One of the smallest antelopes in the world has been born at Wild Place Project.
The tiny male dik-dik arrived in the early hours of Sunday morning at the popular wildlife park on the outskirts of Bristol.
He has doleful dark eyes and tips the scales at just 1kg, the same as a bag of sugar, and is just 20 cm (8 inches) tall.
Kirk’s dik-diks are found in eastern and southern Africa and get their name from the distinctive trumpet-like call which the females emit to raise an alarm, to harass predators or publicise the presence of a mated pair.
Even when they are fully grown they are still small, standing just 40 cm (16 inches) tall.
This new arrival at Wild Place Project, which is just off junction 17 of the M5, was born to mum, Sponge and dad, Croissant.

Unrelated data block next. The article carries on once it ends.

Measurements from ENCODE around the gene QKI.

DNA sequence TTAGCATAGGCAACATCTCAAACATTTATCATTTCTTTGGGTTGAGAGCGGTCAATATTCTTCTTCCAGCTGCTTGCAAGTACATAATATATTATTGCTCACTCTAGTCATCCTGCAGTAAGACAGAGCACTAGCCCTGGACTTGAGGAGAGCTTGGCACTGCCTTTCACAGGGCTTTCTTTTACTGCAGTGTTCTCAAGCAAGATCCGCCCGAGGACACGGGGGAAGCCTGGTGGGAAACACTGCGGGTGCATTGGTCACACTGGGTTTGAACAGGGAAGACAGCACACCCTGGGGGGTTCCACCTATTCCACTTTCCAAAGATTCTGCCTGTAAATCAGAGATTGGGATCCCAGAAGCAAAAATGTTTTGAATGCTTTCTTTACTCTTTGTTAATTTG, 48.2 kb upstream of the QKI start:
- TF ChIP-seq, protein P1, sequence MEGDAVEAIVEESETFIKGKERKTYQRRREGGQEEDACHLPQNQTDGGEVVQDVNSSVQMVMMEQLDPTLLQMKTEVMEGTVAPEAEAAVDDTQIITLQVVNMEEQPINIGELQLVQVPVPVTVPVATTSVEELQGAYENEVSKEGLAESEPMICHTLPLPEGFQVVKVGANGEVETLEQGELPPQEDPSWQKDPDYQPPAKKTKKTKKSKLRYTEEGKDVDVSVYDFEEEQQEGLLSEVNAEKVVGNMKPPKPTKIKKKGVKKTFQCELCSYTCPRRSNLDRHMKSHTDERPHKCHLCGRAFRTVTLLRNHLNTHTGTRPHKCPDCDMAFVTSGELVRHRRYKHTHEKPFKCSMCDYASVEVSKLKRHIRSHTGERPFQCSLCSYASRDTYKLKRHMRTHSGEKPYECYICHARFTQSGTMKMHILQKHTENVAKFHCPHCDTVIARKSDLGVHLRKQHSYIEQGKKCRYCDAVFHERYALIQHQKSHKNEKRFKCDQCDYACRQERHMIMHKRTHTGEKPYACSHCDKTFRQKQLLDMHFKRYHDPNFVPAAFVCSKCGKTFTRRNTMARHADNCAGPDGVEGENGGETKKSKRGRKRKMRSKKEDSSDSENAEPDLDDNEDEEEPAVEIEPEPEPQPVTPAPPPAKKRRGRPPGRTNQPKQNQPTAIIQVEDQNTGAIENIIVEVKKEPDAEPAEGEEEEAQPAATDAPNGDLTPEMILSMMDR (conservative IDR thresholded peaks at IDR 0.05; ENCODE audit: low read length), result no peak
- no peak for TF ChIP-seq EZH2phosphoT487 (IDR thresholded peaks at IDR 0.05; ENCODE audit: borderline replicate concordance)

Joe Norman, animal team leader at Wild Place Project, said: “He is strong and healthy and is feeding well from his mum.”
He is the third dik-dik calf to be born at the park in just over a year. The first was Filo, who arrived in August last year. The second, Crumble, was born five months ago.
The new dik-dik calf is already spending time exploring the outdoors and is nesting under one of the willow trees.
Joe said: “He is outside in the nettles. It’s still quite warm and he is quite content. When he is feeding he is out and about so visitors have a good chance of seeing him.”
The new-born calf and his fellow dik-diks can be found at Wild Place Project in the Walled Garden, near the meerkats and threatened birds.
Visitors to Wild Place Project can see animals from Madagascar, Ethiopia, west-central Africa and the Congo and find out how they are helping to conserve them in the wild.
Guests can also take a stroll in the woods, relax in the Tower Meadow or have fun in the undercover Fun Fort.